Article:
SOC 367. Sociology of Culture. (3 h)

Examines the most powerful explanatory schools in sociology in the fields of cultural production and consumption. Topics include: stylistic change and the consumption of visual and performance arts; musical tastes; the production and consumption of literature; museum attendance; education and culture; and architecture and design.

SOC 368. Death and Dying. (1.5 h)

Analyzes how the experience of physical decline is socially and medically managed, and the role social rituals play in the aftermath of death and grief.

SOC 369. Social Movements. (3 h)

Examines social movements and public protest with a focus on why movements arise, how they operate, and what effects they have on participants and on society.

SOC 378. Research with Faculty. (0.5-3 h)

Awards credit to students assisting with a research project led by a faculty member. Students can earn a maximum of six credits (pass/fail) between SOC 378 and 379, but only three creidts can be counted toward the major or minor. P-POI.

SOC 379. Research with Faculty. (0.5-3 h)

Awards credit to students assisting with a research project led by a faculty member. Students can earn a maximum of six credits (pass/fail) between SOC 378 and 379, but only three creidts can be counted toward the major or minor. P-POI.

SOC 380. Special Topics Seminar in Social Institutions. (3 h)

Intensive investigation of current scientific research on issues involving family, religion, education, politics, and sport.

SOC 381. Special Topics Seminar in Social Inequality. (3 h)

Intensive investigation of current scientific research on issues involving gender, class, race, poverty, and sexuality.

SOC 382. Special Topics Seminar in Social Psychology. (3 h)

Intensive investigation of current scientific research on issues in the areas of social psychology, the invidividual, and the social self.

SOC 383. Special Topics Seminar in Medicine and Health Care. (3 h)

Intensive investigation of current scientific research on issues in medicine, illness, and health care.

SOC 384. Special Topics Seminar in Crime and Criminal Justice. (3 h)

Intensive ivestigation of current scientific research on issues about crime, police, courts, and corrections.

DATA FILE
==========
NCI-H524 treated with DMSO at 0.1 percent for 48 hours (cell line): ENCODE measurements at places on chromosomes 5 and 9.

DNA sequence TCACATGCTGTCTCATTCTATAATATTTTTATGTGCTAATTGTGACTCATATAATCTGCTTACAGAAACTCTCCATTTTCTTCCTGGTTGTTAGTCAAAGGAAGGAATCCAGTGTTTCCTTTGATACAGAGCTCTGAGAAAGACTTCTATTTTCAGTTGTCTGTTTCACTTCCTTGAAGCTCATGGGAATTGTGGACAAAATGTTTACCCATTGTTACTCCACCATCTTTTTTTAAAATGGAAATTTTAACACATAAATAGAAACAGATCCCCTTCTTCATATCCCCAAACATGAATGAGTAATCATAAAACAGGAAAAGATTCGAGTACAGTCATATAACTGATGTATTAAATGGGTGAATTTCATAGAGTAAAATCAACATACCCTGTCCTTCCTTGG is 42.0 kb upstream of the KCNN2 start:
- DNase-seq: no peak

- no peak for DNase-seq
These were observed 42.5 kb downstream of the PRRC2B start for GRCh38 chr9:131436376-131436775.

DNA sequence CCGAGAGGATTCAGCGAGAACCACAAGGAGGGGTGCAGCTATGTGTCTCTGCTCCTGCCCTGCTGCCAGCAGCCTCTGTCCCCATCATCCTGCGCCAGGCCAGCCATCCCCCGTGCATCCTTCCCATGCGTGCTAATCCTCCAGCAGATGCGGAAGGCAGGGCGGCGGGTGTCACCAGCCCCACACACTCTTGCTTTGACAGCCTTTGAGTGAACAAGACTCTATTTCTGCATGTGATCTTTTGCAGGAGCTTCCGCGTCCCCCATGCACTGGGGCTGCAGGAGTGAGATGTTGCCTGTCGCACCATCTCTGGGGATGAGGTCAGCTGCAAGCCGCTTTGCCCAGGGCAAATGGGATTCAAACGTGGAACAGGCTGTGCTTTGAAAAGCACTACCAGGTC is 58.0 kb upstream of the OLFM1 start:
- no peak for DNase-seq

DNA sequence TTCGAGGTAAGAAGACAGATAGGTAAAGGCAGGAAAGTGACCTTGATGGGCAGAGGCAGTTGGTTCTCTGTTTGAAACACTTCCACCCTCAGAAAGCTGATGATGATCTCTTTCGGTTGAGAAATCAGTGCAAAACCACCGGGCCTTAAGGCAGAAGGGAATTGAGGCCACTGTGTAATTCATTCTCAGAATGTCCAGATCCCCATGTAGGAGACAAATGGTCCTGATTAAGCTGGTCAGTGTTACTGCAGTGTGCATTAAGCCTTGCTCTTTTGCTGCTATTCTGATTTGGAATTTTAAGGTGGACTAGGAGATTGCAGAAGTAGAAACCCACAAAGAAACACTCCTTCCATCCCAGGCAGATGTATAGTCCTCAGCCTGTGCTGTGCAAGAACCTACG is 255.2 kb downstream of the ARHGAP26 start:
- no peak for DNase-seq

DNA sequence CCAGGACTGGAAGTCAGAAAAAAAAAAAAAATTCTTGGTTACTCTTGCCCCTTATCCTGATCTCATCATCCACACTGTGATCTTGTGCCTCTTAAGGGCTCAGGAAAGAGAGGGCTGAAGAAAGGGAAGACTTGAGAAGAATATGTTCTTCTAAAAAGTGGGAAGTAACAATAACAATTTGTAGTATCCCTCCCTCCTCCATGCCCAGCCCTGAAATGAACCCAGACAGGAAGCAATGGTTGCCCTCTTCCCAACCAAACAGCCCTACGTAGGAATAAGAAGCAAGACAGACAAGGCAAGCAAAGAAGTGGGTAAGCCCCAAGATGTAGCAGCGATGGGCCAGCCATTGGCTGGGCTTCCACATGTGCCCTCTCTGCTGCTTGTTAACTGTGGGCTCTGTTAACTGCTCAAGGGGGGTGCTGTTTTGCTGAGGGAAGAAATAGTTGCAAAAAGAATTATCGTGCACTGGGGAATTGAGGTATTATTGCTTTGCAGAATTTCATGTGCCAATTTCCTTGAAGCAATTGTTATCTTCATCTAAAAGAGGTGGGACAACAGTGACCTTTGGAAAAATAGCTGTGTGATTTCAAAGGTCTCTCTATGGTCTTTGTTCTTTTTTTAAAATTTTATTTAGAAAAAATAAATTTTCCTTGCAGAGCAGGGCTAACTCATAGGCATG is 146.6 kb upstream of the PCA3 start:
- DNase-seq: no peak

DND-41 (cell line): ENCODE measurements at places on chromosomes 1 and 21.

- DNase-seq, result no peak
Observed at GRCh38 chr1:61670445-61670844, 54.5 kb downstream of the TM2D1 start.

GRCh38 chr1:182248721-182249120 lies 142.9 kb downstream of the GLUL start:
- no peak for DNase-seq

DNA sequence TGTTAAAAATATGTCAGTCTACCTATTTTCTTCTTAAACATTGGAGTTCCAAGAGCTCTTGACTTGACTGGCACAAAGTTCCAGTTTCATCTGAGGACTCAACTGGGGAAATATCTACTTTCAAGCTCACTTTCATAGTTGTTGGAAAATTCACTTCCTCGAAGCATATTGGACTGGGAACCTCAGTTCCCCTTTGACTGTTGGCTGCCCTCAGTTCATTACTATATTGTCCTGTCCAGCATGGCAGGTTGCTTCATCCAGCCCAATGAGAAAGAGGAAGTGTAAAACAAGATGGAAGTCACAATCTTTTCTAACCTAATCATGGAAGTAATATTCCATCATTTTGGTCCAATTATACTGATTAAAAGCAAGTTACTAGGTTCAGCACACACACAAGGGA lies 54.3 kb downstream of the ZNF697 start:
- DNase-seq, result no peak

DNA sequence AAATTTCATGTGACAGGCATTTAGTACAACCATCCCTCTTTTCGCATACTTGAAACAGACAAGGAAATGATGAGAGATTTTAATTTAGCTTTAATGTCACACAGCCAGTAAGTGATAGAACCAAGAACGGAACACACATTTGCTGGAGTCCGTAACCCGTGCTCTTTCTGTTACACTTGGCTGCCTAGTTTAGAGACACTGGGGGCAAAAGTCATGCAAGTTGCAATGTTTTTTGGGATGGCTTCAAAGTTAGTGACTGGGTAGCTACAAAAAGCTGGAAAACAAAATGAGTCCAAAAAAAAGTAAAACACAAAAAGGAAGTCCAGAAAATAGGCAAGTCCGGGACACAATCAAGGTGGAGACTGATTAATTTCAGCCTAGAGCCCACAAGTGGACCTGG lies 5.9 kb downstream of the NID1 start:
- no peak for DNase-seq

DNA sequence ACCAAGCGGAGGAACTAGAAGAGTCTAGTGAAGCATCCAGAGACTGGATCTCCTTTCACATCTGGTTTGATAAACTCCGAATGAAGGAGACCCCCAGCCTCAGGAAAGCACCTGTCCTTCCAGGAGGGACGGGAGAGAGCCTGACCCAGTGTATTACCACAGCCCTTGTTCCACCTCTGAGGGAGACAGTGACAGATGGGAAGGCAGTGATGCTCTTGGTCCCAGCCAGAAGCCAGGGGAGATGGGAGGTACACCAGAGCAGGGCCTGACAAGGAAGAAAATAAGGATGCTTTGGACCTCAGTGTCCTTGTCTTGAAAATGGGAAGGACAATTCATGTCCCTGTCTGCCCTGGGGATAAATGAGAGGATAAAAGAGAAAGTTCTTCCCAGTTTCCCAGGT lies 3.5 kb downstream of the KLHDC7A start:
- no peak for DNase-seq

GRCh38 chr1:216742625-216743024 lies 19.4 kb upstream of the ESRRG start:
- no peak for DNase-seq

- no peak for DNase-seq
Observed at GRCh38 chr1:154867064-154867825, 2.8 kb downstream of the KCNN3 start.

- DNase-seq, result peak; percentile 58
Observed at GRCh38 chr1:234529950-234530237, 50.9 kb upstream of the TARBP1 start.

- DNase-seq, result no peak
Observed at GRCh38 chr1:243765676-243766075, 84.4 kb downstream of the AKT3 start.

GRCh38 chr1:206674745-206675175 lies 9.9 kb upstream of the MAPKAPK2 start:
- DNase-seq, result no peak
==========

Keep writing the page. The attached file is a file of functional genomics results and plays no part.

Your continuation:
SOC 385. Special Topics Seminar in Business and Society. (3 h)

Intensive investigation of currenct scientific research on issues in business, rork markets, and management .

SOC 386. Special Topics Seminar in Culture and Social Movements. (3 h)

Intensive investigation of current scientific research on issues involving, culture, social change, and social movements.

SOC 390. Special Topics Seminar in Sociology. (1.5-3 h)

Survey of a selected area in sociology not covered in the regular course offerings. Prospective students should contact the professor before enrolling as topics will vary.

SOC 391. Special Topics Seminar in Sociology. (1.5-3 h)

Survey of a selected area in sociology not covered in the regular course offerings. Prospective students should contact the professor before enrolling as topics will vary.

SOC 396. Honors Individual Study. (1.5-3 h)

Individual study toward the writing and defense of the honors thesis to be carried out under the supervision of a departmental faculty member. P - POI.

SOC 397. Honors Individual Study. (1.5-3 h)

Individual study toward the writing and defense of the honors thesis to be carried out under the supervision of a departmental faculty member. P - POI.

SOC 398. Individual Study. (1-3 h)

Reading, research, or internship courses designed to meet the needs and interests of selected students, to be carried out under the supervision of a departmental faculty member.

SOC 399. Individual Study. (1-3 h)

Reading, research, or internship courses designed to meet the needs and interests of selected students, to be carried out under the supervision of a departmental faculty member.